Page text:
- Understanding First: Exploring Its Scope and Testing Its Limits
I thoroughly enjoyed reading and reflecting on this provocative, engagingly written, and persuasively argued paper. My commentary focuses on the authors’ “understanding first” principle. I begin by exploring that principle’s scope by appeal to aesthetic analogues to the moral cases of Pete and Jacob; I then explore its limits by appeal to cases involving agents struggling with maladaptive traits that are more self-destructive than antisocial.
According to the authors, when attempting to eliminate or reduce a maladaptive trait, it is important that the agent begin with a non-moralizing understanding of that trait’s “root cause.” In this way, the agent avoids some of the epistemically distorting and otherwise counterproductive effects associated with an approach that begins with a moralizing assessment of the problematic trait. They can then proceed with a reason-based “dispensation” of that trait.
The cases of Pete and Jacob make these points vivid and lend them considerable credence. Moreover, the authors’ “understanding first principle” arguably exemplifies a more general, and no less plausible, principle concerning the remediation of virtually any problem. Who would deny that an objective, non-normative, understanding of a problem’s “root cause” might be useful in addressing that problem? Who would deny that normativizing a problem before understanding its origin might prevent a deeper understanding of that problem and therewith its maximally effective “treatment”?
One way to showcase the intuitiveness of the authors’ “understanding first” principle would be to explore the applicability of an analogous principle to problems beyond those involving “moral matters.” Problems involving aesthetics might prove particularly illuminating in this regard insofar as aesthetics, like morality, is inherently normative and yet it lies beyond the scope of morality proper. If an “understanding first” principle can be shown to be applicable to certain types of aesthetic problems, then the authors’ already strong case for the applicability of such a principle to certain types of moral problems would be further strengthened.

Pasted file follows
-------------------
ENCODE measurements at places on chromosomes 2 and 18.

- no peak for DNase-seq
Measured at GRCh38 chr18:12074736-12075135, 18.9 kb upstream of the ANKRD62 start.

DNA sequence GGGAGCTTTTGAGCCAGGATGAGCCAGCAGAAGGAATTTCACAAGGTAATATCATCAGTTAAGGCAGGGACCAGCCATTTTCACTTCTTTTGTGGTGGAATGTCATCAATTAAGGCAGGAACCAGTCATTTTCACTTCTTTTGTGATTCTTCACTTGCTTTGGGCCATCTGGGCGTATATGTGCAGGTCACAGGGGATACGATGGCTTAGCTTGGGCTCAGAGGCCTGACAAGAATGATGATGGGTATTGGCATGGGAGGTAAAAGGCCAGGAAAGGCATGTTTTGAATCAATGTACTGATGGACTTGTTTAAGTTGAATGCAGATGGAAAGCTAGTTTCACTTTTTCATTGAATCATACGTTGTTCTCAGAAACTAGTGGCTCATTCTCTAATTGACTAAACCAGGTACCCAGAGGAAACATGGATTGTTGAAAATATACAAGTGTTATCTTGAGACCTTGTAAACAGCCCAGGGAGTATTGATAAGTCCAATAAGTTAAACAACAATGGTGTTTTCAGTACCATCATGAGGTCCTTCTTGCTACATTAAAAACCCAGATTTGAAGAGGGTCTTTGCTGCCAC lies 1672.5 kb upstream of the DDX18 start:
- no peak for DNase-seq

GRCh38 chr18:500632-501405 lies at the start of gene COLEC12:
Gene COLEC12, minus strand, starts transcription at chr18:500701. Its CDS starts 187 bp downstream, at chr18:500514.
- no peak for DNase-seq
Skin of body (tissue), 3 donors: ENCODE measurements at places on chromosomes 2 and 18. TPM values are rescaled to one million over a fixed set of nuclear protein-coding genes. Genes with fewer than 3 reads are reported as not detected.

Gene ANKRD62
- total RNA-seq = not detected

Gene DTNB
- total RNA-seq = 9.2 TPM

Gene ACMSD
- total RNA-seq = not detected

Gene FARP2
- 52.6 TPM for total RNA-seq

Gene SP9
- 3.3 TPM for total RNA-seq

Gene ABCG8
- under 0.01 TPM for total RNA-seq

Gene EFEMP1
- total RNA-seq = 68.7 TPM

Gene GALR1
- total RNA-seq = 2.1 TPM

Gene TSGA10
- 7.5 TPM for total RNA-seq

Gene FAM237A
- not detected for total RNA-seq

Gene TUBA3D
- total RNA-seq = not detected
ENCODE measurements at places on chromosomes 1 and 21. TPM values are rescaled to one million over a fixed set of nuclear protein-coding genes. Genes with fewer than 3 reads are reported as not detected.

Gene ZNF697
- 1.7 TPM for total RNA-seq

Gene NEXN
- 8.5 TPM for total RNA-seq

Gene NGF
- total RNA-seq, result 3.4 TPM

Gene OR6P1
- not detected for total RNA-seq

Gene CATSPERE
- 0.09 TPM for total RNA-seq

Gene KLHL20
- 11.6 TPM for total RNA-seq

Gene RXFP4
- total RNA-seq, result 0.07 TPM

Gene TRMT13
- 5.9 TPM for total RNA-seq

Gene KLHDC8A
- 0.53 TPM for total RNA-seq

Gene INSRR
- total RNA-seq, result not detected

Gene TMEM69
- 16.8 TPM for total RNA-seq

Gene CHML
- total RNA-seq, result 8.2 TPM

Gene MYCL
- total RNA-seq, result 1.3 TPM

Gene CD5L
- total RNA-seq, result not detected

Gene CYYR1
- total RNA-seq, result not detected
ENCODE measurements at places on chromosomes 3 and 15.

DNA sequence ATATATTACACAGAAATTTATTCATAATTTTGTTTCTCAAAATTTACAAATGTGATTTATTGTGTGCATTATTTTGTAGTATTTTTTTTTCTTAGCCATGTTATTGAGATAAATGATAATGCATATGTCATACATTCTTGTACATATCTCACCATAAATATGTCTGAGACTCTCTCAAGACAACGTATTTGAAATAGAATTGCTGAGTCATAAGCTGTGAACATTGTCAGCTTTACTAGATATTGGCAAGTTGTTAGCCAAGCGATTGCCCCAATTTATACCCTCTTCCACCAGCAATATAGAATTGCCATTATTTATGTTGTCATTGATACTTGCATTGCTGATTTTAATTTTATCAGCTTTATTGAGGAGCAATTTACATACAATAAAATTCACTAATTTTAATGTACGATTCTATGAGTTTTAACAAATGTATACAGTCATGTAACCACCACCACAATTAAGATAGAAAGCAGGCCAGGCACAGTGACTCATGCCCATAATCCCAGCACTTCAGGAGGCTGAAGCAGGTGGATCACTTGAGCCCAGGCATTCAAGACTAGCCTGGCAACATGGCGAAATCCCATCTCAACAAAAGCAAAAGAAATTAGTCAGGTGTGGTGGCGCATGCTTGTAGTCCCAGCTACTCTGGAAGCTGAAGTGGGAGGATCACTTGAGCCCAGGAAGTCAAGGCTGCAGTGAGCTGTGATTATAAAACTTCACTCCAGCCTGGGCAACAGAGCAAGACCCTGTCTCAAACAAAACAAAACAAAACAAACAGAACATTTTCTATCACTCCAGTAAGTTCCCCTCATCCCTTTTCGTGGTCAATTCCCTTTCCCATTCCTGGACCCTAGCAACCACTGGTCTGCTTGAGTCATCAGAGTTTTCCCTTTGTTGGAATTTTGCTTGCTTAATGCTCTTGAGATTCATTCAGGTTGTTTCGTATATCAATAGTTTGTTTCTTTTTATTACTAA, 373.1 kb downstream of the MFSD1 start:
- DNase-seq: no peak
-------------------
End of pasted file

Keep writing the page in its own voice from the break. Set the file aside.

In the cases of Pete and Jacob, the problems are unambiguously moral: the patently antisocial behaviors of these two individuals are paradigmatically “bad” and their premature assessment as [End Page 205] such can be epistemically distorting and otherwise counterproductive. Consider now analogous cases involving aesthetic problems. Pete and Lucie are getting ready for the holidays and are expecting family from out of town. But there are a couple of problems. Pete notices an “ugly” stain on the living room carpet and Lucie notices a subtle but decidedly “nasty” odor permeating the entire house. Neither Pete nor Lucie know where the stain came from, nor where the odor is coming from. But both the stain and the odor are “pretty gross” and so they need to “get rid of” them before family arrive. There’s no time for investigative work into “root causes.”
Pete scrubs the stain until the portion of carpet beneath it is threadbare; Lucie buys three different deodorizers, all of which eliminate the odor but only temporarily. Had Pete and Lucie understood the root causes of the “ugly” stain and “nasty” smell, their treatments might have been different—and, importantly, more effective. The stain turned out to be caused by red wine, easily treatable without leaving a noticeable “bald spot.” The lingering odor was from an easily fixable plumbing problem, albeit one requiring more extensive (and costly) work.
Pete and Lucie’s aesthetic evaluations (“ugly,” “nasty”), coupled with a lack of understanding of “root causes,” have predictable results: their control over some “pretty gross” problems is significantly diminished. Similarly, with respect to moral evaluations of maladaptive traits (“bad,” “wrong”) coupled with a lack of understanding of “root causes.” As the authors show, such evaluations can be epistemically distorting and otherwise counterproductive with the result that the agent’s control over the problematic trait is significantly reduced.
Further aesthetic analogues are easy to develop and potentially even more revealing. Imagine that Pete and Lucie, who are expecting family later in the week, are experiencing symptoms, both respiratory and gastrointestinal, that are “kind of yucky.” As with the maladaptive traits of Pete and Jacob, the problematic traits in this case are literally “in” the agent (vs...